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Letters  

Work with neighbours

I attended the (Kelowna) mayor’s debate Oct. 4 at the Rotary Centre for the Arts.

(Full disclosure, I have made it pretty clear that I am voting for Tom Dyas this time around after voting for Colin Basran in the past.)

At the debate, (incumbent) Basran made the assertion, as he has before, that he has built relationships with provincial representatives and other mayors that a new mayor couldn’t possibly replicate. Basran consistently talks about his work as co-chair of the B.C. Urban Mayors’ Caucus.

I admit, I don’t know a lot about this group’s work beyond what I read on the website, but it seems to be an alliance of the 13 largest cities in the province. These mayors work collaboratively on the all-important challenges cities face, such as mental health (substance use and treatment), transit, housing etc. This makes sense. Thirteen heads are better than one.

The way this seems to be presented by our current mayor is almost as if this work is a “bonus” he carries out for our city. I’m going to assume though, that it is actually part of his job description and is required of him. He is paid to do it. I’m also going to assume there are travel, hotel and meal expenses to cities like Vancouver for these meetings.

This type of travel is sometimes referred to as a perk of the job.

I’m not begrudging any of these expenses, don’t get me wrong. It’s part of running a city. Cities working together on initiatives and concepts is logical. It stands to reason these mayors are generally on the same page and become friends because they have the same goals. This is likely why some of these mayors appear in Basran’s campaign videos, suggesting (residents) of Kelowna should vote Basran.

I don’t know if some of the other mayors are in each other's campaign videos, but why not? Support your buddy right?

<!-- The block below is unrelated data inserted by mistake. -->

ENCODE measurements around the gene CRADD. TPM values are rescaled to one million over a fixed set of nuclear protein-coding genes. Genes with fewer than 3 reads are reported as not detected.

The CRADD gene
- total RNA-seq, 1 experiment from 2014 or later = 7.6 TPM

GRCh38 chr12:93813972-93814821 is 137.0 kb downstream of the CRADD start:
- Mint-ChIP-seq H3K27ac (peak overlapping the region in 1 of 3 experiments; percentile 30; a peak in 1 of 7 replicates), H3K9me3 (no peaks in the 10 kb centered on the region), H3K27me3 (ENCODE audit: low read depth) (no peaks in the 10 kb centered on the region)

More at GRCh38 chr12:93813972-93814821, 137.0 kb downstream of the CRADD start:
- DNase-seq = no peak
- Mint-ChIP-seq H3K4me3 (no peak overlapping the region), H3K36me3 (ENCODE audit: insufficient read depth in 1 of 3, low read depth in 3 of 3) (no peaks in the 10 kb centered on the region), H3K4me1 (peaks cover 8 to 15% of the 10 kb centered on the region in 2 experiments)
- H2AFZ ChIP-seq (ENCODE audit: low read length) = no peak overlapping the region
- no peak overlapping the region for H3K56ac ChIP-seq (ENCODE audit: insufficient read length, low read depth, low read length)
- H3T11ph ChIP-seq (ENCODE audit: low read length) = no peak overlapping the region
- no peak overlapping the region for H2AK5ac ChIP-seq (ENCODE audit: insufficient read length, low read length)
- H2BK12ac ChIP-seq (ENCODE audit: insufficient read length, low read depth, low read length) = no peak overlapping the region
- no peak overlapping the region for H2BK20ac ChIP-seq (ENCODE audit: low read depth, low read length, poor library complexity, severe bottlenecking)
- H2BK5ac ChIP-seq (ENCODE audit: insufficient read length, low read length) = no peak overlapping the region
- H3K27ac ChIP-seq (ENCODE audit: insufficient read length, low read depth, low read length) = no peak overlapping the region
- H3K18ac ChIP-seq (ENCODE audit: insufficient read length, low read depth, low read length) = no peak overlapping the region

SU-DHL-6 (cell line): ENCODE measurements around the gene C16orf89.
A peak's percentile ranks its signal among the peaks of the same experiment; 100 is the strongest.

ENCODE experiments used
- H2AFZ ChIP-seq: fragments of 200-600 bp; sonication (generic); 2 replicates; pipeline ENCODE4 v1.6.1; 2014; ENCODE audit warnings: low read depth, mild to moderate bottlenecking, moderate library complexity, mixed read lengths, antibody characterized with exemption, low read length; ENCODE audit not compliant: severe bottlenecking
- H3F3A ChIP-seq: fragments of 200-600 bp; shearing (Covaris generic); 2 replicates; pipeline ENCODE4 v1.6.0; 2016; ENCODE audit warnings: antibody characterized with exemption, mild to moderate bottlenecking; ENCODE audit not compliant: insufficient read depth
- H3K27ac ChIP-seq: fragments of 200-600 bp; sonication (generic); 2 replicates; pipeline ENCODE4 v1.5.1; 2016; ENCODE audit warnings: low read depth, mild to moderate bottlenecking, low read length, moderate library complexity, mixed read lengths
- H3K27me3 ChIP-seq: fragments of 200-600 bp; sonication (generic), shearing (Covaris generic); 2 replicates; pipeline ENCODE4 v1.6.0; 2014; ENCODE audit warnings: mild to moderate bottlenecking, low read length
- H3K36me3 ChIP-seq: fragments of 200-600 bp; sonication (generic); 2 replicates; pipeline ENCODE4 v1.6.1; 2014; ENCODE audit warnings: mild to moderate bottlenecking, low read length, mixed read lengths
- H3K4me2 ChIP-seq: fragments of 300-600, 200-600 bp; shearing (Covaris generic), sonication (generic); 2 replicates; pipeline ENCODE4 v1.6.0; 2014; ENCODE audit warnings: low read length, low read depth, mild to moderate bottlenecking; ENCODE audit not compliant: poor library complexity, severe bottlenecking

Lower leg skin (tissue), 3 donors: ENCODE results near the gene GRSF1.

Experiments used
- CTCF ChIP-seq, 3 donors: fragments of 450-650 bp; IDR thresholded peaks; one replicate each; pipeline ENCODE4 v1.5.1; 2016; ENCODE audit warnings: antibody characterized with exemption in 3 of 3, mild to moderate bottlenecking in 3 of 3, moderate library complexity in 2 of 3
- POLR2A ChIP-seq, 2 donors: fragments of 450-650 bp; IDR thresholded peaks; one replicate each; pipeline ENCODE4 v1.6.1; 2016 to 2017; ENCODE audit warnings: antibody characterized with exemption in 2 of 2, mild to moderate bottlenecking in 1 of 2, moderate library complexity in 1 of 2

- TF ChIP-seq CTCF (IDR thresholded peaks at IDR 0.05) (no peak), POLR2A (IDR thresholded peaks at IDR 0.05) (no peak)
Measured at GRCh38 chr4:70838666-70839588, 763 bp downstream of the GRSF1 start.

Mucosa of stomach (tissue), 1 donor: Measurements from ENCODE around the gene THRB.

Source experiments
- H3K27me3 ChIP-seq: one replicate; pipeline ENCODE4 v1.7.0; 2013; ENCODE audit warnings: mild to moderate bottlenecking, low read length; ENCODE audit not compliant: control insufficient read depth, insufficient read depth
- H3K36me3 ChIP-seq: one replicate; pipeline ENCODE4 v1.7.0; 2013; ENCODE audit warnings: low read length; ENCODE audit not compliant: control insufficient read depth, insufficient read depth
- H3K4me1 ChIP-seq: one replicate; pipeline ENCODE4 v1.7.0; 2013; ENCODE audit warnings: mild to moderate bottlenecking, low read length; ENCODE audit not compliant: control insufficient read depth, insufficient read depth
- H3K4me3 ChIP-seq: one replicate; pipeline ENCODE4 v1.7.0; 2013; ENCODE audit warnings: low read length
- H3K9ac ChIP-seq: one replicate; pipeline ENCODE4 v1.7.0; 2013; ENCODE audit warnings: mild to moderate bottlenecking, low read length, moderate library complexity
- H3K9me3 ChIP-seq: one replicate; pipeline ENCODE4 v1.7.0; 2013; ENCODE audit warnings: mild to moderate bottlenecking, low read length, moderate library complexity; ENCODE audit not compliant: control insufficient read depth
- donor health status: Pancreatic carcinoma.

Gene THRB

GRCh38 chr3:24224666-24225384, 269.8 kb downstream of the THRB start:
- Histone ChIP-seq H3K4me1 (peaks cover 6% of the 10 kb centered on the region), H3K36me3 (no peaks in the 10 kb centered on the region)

What about the mayors closer to home though? What about the mayors and (First Nation) chiefs of smaller, “less significant” cities in the Central Okanagan, such as West Kelowna, Peachland, Lake Country and WFN.

Smaller yes. Less significant? Not when you consider the fact these centres are our neighbours and not when the average tourist doesn’t know, or care, where Lake Country or West Kelowna borders stop or start. It’s all the same to them and it should be the same to Basran.

I pay city taxes in Kelowna but consider West Kelowna, Peachland, WFN and Lake Country my home as well.

I don’t know where these cities rate on our mayor’s priorities but I think they should be at the very top of the list, ahead of the other big 12 based on population.

Our mayor did mention these neighbours at the debate. Unfortunately he was throwing them under the bus in the process.

When Dyas talked about Kelowna’s crime rate, Basran’s response was to blame West Kelowna, Peachland, Lake Country and the WFN when he said Kelowna’s crime rate was lower when these areas were factored out.

I’m guessing that caused some ears in those areas to perk up, as no doubt the occasional council meeting there discusses crime from Kelowna crossing over into their neck of the woods.

I don’t know if Basran has the same tight relationships with our neighbouring mayors that he does with those closer to the Lower Mainland or not. But I do hope next month, our mayor—whether it be Basran or Dyas—will work with our neighbours on crime because to me, we should all be in this together.

Let’s make our alliances closer to home our first priority.

Blake Roberts



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